QUESTION: Does the Gates Foundation fund projects in the United States?
BILL GATES: Yes, we are heavily interested in initiatives in the US. We established the foundation with the intention of addressing the world’s most serious injustices, wherever they may exist. Globally, the suffering of the world’s poorest people, beginning with the one billion who survive on less than $1 a day, reveals the greatest inequities. We believe that our resources can make a significant difference in their lives.
Approximately 25% of our foundation’s resources are spent in the United States, primarily to reform our education system, which has some of the most significant imbalances in the country. Despite the fact that education beyond high school is critical for success in today’s market, only around one-third of U.S. students graduate from high school with the abilities required for college. So we’re attempting to improve teaching, boost educational standards, ensure that more students graduate from high school, and ensure that more college students earn their degrees.
How do you select and prioritize development projects?
Outside of the United States, the foundation’s work focuses first and foremost on the most difficult difficulties confronting the world’s poorest billion people. For example, not having adequate food or having your children die before reaching the age of five. Even if your children live, they may suffer from chronic conditions. We typically choose items that we believe will have a major influence on the poorest people’s living conditions.
Then we define measurable targets and hunt for initiatives that will assist us attain those criteria. In agriculture, for example, we want to help Africa treble farm productivity. This would be a significant boost that would make a significant effect. When deciding which agriculture projects to prioritise, we consider the crop being improved, the percentage of farm production it represents, if it is realistic to treble productivity, and the impact it would have.
Some aspects, though, are more subjective, such as the work we’re funding to provide more people with adequate flush toilets. We haven’t conducted a grand experiment in which we gave some people super nice flush toilets while leaving others with their current crummy toilets and then measured how much of a difference that makes in their lives, just how bad your life is if you have a primitive toilet and your house stinks and nobody wants to marry your daughters, or whatever. We simply sort of determined, based on some very fundamental human ideals, that people should have a good toilet and not have to wait for expensive infrastructure that may never arrive in the poorest portions of developing-world towns. So we encourage creative labour to reinvent the toilet.
How do you measure the success of the foundation’s development projects?
It depends on our function and the project at hand. We are frequently the largest backer of upstream medical invention, such as the development of new malaria treatments and vaccines. The only other major funder is the National Institutes of Health in the United States. Measuring success is straightforward. Is there a malaria vaccine? Is there a TB vaccine?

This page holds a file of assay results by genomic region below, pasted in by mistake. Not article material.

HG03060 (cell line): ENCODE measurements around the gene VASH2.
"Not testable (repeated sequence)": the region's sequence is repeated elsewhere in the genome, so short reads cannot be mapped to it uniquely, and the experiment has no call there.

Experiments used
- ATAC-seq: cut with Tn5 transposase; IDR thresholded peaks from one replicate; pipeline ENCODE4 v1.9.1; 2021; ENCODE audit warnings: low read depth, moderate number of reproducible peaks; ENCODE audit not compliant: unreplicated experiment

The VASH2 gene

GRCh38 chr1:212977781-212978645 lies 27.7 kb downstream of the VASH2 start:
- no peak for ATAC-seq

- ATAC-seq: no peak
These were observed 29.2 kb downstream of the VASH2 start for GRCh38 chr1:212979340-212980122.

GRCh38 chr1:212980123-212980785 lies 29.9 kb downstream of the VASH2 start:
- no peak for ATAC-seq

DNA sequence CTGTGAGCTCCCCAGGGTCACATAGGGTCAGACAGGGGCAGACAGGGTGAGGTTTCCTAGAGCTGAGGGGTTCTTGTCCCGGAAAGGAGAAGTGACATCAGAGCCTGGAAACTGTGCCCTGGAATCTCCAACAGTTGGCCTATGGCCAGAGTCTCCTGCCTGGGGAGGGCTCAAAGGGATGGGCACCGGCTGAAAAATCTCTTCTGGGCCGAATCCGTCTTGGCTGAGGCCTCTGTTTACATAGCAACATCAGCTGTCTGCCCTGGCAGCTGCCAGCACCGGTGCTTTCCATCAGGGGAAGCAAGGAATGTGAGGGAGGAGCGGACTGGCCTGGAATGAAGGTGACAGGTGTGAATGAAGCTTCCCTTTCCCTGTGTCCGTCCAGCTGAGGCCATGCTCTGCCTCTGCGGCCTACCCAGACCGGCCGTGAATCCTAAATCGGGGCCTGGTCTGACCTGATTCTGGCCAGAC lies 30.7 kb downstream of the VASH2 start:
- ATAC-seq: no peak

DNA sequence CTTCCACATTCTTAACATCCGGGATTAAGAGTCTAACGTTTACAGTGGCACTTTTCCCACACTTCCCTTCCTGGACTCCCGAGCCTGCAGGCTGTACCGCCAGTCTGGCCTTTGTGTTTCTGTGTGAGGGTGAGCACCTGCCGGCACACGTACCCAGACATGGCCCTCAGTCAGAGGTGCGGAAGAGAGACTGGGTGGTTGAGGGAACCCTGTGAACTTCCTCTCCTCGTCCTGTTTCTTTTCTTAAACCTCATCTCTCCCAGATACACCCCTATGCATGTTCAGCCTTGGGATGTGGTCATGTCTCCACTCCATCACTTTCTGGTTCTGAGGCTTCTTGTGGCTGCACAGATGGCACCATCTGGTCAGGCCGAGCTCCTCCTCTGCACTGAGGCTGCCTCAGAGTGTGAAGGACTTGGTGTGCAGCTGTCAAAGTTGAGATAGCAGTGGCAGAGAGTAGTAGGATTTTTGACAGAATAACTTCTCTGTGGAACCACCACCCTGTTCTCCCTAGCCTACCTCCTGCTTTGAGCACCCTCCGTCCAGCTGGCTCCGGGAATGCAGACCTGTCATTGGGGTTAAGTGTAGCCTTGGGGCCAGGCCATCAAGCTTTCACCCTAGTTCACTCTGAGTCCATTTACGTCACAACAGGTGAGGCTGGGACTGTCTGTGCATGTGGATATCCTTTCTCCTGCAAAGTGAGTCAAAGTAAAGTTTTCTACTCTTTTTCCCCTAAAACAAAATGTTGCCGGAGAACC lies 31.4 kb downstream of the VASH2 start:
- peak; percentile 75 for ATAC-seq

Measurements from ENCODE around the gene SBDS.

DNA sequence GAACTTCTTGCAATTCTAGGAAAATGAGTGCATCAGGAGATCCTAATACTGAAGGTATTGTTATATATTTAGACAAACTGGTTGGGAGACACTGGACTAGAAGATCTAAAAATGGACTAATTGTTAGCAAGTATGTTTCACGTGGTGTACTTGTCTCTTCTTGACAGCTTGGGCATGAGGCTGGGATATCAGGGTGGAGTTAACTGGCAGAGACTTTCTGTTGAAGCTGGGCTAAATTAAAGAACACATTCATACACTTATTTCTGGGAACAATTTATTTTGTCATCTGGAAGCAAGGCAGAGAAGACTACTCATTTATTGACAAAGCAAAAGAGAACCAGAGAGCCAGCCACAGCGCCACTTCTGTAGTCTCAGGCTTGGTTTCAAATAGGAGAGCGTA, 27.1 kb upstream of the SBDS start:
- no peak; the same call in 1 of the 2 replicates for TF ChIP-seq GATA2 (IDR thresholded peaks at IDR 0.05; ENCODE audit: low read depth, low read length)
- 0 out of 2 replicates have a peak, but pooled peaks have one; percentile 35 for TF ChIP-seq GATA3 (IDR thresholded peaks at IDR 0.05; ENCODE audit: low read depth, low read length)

When it comes to providing health services, such as vaccinations or AIDS medications, we work with a bigger group that includes the Global Fund, GAVI, and governments. We measure success by increasing the percentage of people who receive services and decreasing the pricing of drugs and immunisations.
One of our long-term goals is to minimise the death rate among children under the age of five. Over the next 15 years, we hope to cut it in half. In the meantime, we examine intermediate indicators that we know are critical to accomplishing that long-term aim. Is the new vaccine being used and administered successfully in this country, or is it languishing and spoiling somewhere along the distribution chain?
How do you talk to or teach your children about the issues you are passionate about?
One method is for them to accompany us on our journey. When we take them to Africa, they witness the difference between an urban slum and a rural thatched house. They understand that dwelling in America must be pricey. They’re curious, so they question why it’s so expensive, if that will ever change, and how horrible does it feel to live in a slum or a thatched hut.
They, like everyone else, are taken aback when they first witness how the world’s poorest people live. Wow, this is definitely different; I think I’ve taken certain things for granted, such as running water, a flush toilet, grass in the yard instead of mud, and enough food every day.
It allows them to meet new individuals. If they go to an orphanage and talk to some of the kids there, they might notice that this youngster is quite happy because he recently received a crutch to help him walk. They think to themselves, “Oh, geez, I’ve never had to worry about something like that.”
They are of varying ages, but they will learn about the larger challenges and the science involved over time. They want to see things that they are studying at school. My kid is taking an African history class, therefore she has a lot of questions about it. My youngster is fascinated by politics, democracy, and the upheaval in many countries. He wants to know why some countries have done better than others, such as why Turkey is wealthier than Egypt.
They have their own hobbies, things they’re enthusiastic about, and we attempt to assist them learn more about those things.